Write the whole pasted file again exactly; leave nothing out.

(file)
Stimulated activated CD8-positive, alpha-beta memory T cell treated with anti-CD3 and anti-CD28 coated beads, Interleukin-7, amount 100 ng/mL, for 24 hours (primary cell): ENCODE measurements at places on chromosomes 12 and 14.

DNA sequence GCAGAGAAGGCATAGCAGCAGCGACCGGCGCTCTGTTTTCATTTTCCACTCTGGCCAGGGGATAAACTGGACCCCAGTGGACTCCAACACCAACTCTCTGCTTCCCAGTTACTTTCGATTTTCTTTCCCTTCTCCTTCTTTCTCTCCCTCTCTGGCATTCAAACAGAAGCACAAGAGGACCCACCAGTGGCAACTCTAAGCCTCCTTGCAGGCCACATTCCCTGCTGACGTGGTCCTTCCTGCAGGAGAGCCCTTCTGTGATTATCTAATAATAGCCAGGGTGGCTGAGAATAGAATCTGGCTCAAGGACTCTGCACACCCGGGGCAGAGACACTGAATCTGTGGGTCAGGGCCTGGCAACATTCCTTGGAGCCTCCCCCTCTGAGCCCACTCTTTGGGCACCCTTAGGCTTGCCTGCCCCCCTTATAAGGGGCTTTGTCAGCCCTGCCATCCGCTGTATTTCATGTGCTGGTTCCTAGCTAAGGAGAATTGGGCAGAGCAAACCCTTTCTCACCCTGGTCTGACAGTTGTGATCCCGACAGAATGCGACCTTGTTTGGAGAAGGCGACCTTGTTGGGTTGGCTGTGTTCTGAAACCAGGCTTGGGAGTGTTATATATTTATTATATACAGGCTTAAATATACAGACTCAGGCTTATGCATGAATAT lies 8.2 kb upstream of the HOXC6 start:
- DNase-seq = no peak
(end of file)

Stimulated activated CD8-positive, alpha-beta memory T cell treated with anti-CD3 and anti-CD28 coated beads, Interleukin-7, amount 100 ng/mL, for 24 hours (primary cell): ENCODE measurements at places on chromosomes 12 and 14.

DNA sequence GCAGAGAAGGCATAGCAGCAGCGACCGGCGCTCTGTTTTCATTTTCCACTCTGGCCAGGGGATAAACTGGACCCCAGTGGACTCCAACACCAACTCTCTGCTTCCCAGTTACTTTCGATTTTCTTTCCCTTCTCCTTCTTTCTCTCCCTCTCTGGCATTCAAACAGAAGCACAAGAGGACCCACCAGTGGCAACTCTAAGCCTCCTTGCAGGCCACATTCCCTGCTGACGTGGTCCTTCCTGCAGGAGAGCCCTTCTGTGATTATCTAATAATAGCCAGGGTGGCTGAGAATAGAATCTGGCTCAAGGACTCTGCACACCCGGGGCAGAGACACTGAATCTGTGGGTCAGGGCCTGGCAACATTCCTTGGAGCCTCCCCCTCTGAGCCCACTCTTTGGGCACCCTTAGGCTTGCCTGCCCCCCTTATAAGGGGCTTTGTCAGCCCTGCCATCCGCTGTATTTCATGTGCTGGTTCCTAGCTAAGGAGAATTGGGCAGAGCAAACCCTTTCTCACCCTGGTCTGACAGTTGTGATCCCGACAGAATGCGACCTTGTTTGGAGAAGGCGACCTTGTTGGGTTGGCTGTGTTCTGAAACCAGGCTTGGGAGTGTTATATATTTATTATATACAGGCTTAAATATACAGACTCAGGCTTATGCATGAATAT lies 8.2 kb upstream of the HOXC6 start:
- DNase-seq = no peak